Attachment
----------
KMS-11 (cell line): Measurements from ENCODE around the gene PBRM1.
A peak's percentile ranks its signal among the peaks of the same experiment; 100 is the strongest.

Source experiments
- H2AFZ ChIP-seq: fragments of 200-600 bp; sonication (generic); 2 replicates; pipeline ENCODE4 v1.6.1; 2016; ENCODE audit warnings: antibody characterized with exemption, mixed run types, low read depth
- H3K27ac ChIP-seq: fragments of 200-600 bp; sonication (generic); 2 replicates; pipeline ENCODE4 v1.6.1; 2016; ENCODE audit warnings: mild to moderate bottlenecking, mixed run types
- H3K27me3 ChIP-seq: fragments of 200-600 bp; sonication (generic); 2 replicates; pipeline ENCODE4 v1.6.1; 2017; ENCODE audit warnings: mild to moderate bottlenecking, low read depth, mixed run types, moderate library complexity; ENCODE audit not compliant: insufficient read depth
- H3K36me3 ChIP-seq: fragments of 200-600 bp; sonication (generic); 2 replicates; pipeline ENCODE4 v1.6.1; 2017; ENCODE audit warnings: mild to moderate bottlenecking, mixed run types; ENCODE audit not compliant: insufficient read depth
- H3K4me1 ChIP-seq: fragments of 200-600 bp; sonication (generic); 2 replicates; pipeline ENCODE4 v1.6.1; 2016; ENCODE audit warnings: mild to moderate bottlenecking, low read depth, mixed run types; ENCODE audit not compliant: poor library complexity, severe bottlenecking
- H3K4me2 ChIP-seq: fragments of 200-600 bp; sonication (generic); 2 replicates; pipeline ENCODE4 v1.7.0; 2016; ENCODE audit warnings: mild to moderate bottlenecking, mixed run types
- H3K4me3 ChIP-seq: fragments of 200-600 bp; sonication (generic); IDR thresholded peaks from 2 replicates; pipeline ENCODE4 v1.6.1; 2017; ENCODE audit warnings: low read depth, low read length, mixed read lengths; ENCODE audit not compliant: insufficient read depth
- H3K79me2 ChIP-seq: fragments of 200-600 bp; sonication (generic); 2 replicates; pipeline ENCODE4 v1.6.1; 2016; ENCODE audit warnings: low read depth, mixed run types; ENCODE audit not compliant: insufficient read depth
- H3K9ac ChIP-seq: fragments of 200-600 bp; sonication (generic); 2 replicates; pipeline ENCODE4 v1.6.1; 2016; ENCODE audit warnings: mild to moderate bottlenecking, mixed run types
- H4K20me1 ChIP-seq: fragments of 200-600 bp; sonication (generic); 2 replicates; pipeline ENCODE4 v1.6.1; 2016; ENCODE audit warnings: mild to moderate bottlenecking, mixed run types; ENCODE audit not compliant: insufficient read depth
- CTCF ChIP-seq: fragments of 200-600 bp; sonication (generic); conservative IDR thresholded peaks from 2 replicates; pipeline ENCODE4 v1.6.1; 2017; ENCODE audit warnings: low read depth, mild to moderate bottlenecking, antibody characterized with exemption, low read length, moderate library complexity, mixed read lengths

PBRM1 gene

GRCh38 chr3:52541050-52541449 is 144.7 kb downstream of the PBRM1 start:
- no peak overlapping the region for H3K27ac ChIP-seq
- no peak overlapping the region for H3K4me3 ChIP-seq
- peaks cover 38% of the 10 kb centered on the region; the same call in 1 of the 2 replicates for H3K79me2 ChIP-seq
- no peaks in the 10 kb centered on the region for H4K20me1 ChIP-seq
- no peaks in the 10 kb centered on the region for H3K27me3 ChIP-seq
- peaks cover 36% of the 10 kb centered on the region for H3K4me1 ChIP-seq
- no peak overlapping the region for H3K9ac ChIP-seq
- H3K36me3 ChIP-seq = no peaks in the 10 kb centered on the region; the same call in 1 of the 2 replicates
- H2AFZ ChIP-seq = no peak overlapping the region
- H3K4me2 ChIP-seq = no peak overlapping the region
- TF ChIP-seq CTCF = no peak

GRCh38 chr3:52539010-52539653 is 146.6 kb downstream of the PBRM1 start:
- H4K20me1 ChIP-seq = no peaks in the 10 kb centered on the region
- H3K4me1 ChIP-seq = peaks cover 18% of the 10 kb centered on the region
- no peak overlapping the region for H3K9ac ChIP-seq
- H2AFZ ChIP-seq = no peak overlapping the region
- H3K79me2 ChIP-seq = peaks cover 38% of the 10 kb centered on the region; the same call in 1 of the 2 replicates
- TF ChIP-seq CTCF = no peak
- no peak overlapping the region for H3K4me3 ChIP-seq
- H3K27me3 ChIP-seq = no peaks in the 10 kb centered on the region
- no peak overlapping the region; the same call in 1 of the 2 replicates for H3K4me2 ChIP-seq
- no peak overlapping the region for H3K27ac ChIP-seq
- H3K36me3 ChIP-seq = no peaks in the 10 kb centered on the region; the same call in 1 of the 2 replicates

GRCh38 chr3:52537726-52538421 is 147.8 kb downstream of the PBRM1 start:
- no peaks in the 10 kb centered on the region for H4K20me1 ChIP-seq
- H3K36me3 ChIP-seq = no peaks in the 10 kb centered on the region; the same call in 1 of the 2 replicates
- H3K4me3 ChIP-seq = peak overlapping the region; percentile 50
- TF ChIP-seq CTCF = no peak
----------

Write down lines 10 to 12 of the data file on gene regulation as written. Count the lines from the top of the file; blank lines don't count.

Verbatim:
- H3K4me3 ChIP-seq: fragments of 200-600 bp; sonication (generic); IDR thresholded peaks from 2 replicates; pipeline ENCODE4 v1.6.1; 2017; ENCODE audit warnings: low read depth, low read length, mixed read lengths; ENCODE audit not compliant: insufficient read depth
- H3K79me2 ChIP-seq: fragments of 200-600 bp; sonication (generic); 2 replicates; pipeline ENCODE4 v1.6.1; 2016; ENCODE audit warnings: low read depth, mixed run types; ENCODE audit not compliant: insufficient read depth
- H3K9ac ChIP-seq: fragments of 200-600 bp; sonication (generic); 2 replicates; pipeline ENCODE4 v1.6.1; 2016; ENCODE audit warnings: mild to moderate bottlenecking, mixed run types